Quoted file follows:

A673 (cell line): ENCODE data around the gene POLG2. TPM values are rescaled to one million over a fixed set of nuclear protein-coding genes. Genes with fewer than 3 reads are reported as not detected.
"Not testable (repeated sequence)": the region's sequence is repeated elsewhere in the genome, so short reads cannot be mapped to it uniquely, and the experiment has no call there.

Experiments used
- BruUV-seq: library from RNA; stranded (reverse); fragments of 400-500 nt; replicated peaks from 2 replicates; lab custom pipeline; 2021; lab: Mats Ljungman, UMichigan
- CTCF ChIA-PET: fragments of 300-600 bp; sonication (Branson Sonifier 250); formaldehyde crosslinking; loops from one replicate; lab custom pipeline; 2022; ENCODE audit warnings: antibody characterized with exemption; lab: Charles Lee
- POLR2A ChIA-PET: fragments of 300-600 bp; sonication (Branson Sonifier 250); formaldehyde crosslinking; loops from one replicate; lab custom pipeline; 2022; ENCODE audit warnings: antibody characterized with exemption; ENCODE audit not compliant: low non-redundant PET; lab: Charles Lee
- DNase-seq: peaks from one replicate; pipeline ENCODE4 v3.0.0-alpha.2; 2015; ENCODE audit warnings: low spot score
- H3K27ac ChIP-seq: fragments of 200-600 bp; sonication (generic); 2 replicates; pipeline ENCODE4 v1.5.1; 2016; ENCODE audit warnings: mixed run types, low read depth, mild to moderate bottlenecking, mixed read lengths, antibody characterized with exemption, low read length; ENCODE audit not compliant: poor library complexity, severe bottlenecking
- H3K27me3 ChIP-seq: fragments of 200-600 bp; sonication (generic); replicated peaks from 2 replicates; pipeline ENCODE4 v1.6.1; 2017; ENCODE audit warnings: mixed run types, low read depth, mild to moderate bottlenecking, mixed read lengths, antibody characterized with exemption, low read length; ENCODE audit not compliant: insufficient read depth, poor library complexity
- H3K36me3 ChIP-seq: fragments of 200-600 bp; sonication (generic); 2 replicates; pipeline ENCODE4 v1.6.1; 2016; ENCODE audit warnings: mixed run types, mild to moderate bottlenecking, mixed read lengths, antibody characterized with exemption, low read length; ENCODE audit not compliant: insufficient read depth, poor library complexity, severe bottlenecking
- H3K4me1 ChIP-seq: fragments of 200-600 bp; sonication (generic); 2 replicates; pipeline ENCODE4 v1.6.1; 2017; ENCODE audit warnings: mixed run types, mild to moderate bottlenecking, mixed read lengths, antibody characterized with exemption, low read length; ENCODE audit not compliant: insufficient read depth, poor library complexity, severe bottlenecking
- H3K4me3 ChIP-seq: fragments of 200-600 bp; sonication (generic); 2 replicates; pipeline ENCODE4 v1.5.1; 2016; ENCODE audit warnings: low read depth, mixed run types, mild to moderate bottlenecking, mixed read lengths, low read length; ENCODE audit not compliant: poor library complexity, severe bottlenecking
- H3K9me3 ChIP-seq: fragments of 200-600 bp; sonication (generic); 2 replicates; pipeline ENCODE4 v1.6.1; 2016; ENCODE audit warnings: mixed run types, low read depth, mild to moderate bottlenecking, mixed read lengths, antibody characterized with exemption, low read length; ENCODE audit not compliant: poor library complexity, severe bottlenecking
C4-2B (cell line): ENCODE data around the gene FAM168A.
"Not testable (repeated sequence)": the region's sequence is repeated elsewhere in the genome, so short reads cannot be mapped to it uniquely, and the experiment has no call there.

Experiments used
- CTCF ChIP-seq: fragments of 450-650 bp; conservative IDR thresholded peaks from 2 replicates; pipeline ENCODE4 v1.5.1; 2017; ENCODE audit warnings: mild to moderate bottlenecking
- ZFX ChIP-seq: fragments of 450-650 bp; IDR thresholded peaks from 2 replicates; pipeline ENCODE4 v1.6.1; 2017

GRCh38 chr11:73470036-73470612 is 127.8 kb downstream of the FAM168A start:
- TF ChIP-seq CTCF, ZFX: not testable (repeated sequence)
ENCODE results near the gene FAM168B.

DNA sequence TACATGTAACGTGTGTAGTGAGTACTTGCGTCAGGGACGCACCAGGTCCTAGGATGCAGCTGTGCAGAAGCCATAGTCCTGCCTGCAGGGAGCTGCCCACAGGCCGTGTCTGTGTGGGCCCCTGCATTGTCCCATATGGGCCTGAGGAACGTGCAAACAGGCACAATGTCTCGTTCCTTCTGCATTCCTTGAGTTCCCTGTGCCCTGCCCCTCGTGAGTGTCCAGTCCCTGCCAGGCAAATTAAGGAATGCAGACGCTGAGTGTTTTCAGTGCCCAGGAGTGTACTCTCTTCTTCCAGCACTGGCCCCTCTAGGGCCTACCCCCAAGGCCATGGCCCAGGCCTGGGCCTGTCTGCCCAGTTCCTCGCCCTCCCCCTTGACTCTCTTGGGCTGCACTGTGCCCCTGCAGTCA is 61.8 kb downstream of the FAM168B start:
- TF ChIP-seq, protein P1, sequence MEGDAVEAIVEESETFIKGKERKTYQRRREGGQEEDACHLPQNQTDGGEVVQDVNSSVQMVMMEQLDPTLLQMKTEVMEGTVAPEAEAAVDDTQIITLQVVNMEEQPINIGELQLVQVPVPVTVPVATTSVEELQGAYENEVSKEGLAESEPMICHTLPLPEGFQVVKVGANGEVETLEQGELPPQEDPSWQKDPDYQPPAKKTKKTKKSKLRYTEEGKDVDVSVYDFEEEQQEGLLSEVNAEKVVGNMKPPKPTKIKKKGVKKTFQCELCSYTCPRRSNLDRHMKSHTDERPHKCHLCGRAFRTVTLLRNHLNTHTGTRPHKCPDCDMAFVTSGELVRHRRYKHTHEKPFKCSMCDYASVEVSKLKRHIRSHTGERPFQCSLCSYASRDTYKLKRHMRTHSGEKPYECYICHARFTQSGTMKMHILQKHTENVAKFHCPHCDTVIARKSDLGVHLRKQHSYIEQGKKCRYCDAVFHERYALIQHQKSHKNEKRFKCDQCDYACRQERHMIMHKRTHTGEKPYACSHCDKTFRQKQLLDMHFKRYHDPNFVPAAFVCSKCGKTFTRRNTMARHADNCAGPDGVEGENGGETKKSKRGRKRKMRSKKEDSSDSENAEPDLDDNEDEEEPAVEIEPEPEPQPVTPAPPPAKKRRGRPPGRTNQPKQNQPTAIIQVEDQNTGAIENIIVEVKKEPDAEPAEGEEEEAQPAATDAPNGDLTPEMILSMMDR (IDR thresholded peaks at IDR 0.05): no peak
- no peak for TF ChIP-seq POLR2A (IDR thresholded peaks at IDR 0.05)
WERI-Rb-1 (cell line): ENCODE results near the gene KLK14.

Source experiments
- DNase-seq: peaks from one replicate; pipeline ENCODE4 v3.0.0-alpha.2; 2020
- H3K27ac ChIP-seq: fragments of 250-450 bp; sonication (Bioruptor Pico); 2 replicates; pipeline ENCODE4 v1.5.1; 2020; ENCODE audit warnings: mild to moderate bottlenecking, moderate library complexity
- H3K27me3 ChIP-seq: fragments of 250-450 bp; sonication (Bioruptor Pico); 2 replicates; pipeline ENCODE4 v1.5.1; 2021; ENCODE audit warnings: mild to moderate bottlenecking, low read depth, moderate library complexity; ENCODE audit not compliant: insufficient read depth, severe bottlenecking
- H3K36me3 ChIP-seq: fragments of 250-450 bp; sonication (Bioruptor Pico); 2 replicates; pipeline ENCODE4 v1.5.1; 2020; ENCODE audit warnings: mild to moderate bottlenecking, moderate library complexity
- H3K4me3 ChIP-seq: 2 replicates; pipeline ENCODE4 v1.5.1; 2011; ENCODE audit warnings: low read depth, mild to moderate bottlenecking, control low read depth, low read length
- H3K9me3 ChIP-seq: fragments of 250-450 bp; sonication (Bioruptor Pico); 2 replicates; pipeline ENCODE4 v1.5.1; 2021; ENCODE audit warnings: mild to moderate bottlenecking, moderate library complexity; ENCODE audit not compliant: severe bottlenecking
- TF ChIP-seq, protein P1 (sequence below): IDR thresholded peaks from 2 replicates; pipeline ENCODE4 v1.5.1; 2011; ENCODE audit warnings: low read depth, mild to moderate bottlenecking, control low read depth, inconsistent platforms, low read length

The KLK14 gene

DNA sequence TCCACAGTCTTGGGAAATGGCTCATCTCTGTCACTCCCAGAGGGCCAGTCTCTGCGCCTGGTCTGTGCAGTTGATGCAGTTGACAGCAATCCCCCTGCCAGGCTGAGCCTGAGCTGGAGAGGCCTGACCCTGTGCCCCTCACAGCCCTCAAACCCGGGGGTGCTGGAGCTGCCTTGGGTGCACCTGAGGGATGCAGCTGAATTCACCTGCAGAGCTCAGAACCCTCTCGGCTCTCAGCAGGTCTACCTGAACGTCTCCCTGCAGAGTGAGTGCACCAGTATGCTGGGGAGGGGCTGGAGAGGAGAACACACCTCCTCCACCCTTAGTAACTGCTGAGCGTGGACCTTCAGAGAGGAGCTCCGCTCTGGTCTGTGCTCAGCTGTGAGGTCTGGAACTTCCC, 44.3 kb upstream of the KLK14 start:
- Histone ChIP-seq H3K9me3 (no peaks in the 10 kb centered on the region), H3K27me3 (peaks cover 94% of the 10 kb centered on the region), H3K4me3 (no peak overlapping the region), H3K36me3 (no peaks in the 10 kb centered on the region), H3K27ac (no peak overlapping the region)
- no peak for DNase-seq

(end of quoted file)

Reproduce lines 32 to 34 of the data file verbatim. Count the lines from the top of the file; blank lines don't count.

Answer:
- H3K9me3 ChIP-seq: fragments of 250-450 bp; sonication (Bioruptor Pico); 2 replicates; pipeline ENCODE4 v1.5.1; 2021; ENCODE audit warnings: mild to moderate bottlenecking, moderate library complexity; ENCODE audit not compliant: severe bottlenecking
- TF ChIP-seq, protein P1 (sequence below): IDR thresholded peaks from 2 replicates; pipeline ENCODE4 v1.5.1; 2011; ENCODE audit warnings: low read depth, mild to moderate bottlenecking, control low read depth, inconsistent platforms, low read length

The KLK14 gene